More than pleased

Ahlmann, meanwhile, was more than pleased to stand at the head of the line-up. The last German winner at Verona was Alois Pollmann-Schweckhorst with Lord Luis in 2008 and Ahlmann said, “It was really time we had another German winner here!” He complimented his horse who, he said, “helped me a lot!” and explained, “We got Aragon 18 months ago and from the very start he was fantastic.  He won the Grand Prix at Spangenberg and the championship at Estoril and produced many good results in a very short time.  Judy then bought him and won a Grand Prix with him; he’s a really nice horse and he’s fast.  You can win without taking all the risks with him. I’m really happy to get him back for a few very important show and he allows me to be competitive – I didn’t expect we would come together so well so quickly – I’m really delighted!” he said.

Brash was quite satisfied with his second placing.  At the post-competition press conference, it was announced that a record crowd of 160,000 spectators attended the gigantic Fieracavalli horse fair this year, and Brash said, “This is my first time in Verona and I’ve really enjoyed the show – the public here are fantastic, and I think all 160,000 of them were shouting for Luca in the jump-off, but they were really nice and got behind everyone else too!”  He said he fully intends to compete at the Longines FEI World Cup Jumping Final in Lyon, France next April.  “Yes, this year is it my aim to go to the Final.  In the Olympic year (2012) I was qualified but I didn’t go, but I do plan to do it this time,” he said.

Moneta was his usual modest self, declaring his amazement at finding himself at the press conference table with riders of such a high calibre.  But this is a man who has clearly demonstrated, over the past 12 months and more, than they are indeed his peers.  “I’m very excited because it is a very great pleasure to be again double-clear.  I was under a lot of pressure because the public really needed me to do a good job today.  Yesterday was a very bad day for me, but I talked to my trainer (Italian team manager Hans Hoorn) and he told me I have nothing to prove – he said, ‘Just ride your horse and do your best,’ and that was what I did today,” he said. “I’m very proud to be here,” he added.

He is now lying 12th on the Western European League table as the Longines FEI World Cup Jumping 2013/2014 series moves on to Stuttgart, Germany next weekend.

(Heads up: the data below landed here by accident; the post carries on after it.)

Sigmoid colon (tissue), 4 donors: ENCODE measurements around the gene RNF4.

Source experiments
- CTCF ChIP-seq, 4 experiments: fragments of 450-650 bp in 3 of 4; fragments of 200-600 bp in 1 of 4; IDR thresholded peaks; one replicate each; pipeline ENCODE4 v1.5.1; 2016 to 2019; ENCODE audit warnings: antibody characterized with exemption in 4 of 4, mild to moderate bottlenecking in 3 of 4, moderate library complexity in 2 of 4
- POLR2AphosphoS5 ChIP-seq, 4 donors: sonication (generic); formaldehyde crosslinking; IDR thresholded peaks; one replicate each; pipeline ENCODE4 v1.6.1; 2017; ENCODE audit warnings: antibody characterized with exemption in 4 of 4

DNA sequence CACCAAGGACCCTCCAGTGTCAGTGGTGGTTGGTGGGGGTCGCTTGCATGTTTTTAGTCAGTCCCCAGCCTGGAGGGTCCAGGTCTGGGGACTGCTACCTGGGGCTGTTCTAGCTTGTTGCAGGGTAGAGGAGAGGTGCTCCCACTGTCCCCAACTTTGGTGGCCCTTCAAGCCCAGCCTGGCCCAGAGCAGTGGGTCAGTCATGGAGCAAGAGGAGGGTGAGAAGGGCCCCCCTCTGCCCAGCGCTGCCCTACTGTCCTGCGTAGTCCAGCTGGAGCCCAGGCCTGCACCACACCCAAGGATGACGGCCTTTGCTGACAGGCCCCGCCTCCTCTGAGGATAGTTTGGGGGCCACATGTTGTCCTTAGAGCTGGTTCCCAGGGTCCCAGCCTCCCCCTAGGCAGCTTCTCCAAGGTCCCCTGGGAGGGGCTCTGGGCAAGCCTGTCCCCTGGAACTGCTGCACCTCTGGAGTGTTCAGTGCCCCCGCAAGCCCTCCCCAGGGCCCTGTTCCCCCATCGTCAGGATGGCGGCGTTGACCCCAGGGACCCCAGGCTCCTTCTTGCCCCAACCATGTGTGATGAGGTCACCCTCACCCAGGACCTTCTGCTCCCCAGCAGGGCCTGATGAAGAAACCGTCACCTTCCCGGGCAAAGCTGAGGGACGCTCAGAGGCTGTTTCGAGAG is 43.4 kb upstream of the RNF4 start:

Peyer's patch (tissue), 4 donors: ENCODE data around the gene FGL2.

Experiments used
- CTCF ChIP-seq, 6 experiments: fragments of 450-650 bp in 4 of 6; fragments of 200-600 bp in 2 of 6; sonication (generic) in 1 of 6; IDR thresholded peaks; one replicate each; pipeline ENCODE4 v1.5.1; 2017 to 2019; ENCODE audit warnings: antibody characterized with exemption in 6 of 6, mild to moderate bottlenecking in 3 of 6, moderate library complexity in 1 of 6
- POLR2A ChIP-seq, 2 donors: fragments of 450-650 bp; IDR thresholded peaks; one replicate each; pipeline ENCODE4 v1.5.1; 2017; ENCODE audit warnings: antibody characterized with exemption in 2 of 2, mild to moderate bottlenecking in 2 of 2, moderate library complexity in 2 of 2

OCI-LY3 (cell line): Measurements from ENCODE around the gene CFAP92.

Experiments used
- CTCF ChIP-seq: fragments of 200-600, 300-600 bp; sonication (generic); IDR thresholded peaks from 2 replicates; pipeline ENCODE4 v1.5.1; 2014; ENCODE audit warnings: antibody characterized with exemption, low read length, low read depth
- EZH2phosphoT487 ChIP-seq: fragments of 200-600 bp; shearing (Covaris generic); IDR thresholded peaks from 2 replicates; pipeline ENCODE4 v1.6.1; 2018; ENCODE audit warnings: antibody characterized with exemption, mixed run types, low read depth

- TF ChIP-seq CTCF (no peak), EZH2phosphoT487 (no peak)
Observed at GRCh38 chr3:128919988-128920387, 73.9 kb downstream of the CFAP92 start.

For more information on the third leg of the Longines FEI World Cup Jumping Western European League 2013/2014 series at Verona, Italy, go to www.jumpingverona.it or contact Press Officer Caterina Vagnozzi, c.vagnozzi@gmail.com, Tel: M +39 3356107070.

The next leg of the series takes place at Stuttgart, Germany on Sunday 17 November.  Details of the German fixture at http://stuttgart-german-masters.de/aktuell/ or contact Press Officer Joerg Klopfer, Email joerg.klopfer@in.stuttgart.de, Tel: +49 (0)7 11 / 95 54 – 31 28.

Full result here.

Facts and Figures:

Jumping Verona is the highlight of the world-famous Fieracavalli, an annual equestrian extravaganza that includes competitions, demonstrations and a massive trade fair and which has been running since 1898.

40 riders competed in today’s third leg of the Longines FEI World Cup Jumping 2013/2014 Western European League.

19 nations were represented – Australia, Austria, Brazil, Canada, Colombia, Egypt, Finland, France, Germany, Great Britain, Greece, Ireland, Italy, Netherlands, Norway, Portugal, Spain, Sweden and Switzerland.

12 qualified for the second-round jump-off against the clock.

6 horse-and-rider combinations jumped double-clear.

Today’s winner was Germany’s Christian Ahlmann who claimed the FEI World Cup Jumping title in 2011.

The winners of the first two rounds of the current series also competed in today’s third leg – Great Britain’s Scott Brash who came out on top at the opening fixture in Oslo, Norway with Hello Sanctos, and Patrice Delaveau who topped the line-up for France at the second leg in Helsinki, Finland partnering Orient Express HDC.

After taking runner-up spot today, Olympic team gold medallist, Great Britain’s Scott Brash, takes over from individual Olympic champion Steve Guerdat from Switzerland at the head of the leaderboard ahead of the fourth round of the series at Stuttgart, Germany next weekend.

Marcus Ehning rode the oldest horse in today’s competition, the 16-year-old stallion Plot Blue which helped the German rider secure his third FEI World Cup Jumping title in 2010.

Course designer for today’s third leg of the Longines FEI World Cup Jumping series was Italy’s Uliano Vezzani who also designed the courses for the last season’s Final in Gothenburg, Sweden.

The Longines FEI World Cup Jumping 2013/2014 Final will take place in Lyon, France from 17 to 21 April 2014.


Luca Moneta (ITA) talking about Connery, the horse he rode in the previous qualifiers at Oslo and Helsinki – “I was riding in a bad way but I need to improve my relationship with him – it is not the horse’s fault; it is my fault if I cannot ride him.  I must work to do better with him.”

FEI Jumping Director, John Roche – “Congratulations to the riders and also to Uliano Vezzani for a fantastic course and top-class sport.  And congratulations to FiereVerona and FISE and all the sponsors, in particularly Longines who do so much for our sport – it’s been another great day!”

FEI YouTube: http://youtu.be/Fb402ioMSUw

FEI TV: don’t miss a hoofbeat – www.feitv.org

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Longines FEI World Cup Jumping press kit: download from www.feipresskits.org (contains series calendar, competition schedule, online media tools and history).

Rider biographies: view online and download from http://fei.org/fei/your-role/media/biographies.

Longines has been based at Saint-Imier (SUI) since 1832. Its watchmaking expertise reflects a strong devotion to tradition, elegance and performance. It has generations of experience as the official timekeeper at world championships and as a partner of international sports federations.

Longines’ passion for equestrian sports began in 1878, when it produced a chronograph engraved with a jockey and its mount. Over the years, the brand has built strong and long-lasting links with equestrian sports. In 1912, Longines was proud to partner with its first Jumping event, the Grande Concurso Hippico Internacional, in Portugal.

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By Louise Parkes

Media Contacts:

At Verona:

Caterina Vagnozzi
Email: c.vagnozzi@gmail.com
Tel: +39 335 610 7070


Grania Willis
Director Media Relations
+41 78 750 61 42

Ruth Grundy
Manager Press Relations
+41 78 750 61 45

Malina Gueorguiev
Manager Media Relations
Email: malina.gueorguiev@fei.org
Tel: +41 787 506 133

At Longines:

Longines International Public Relations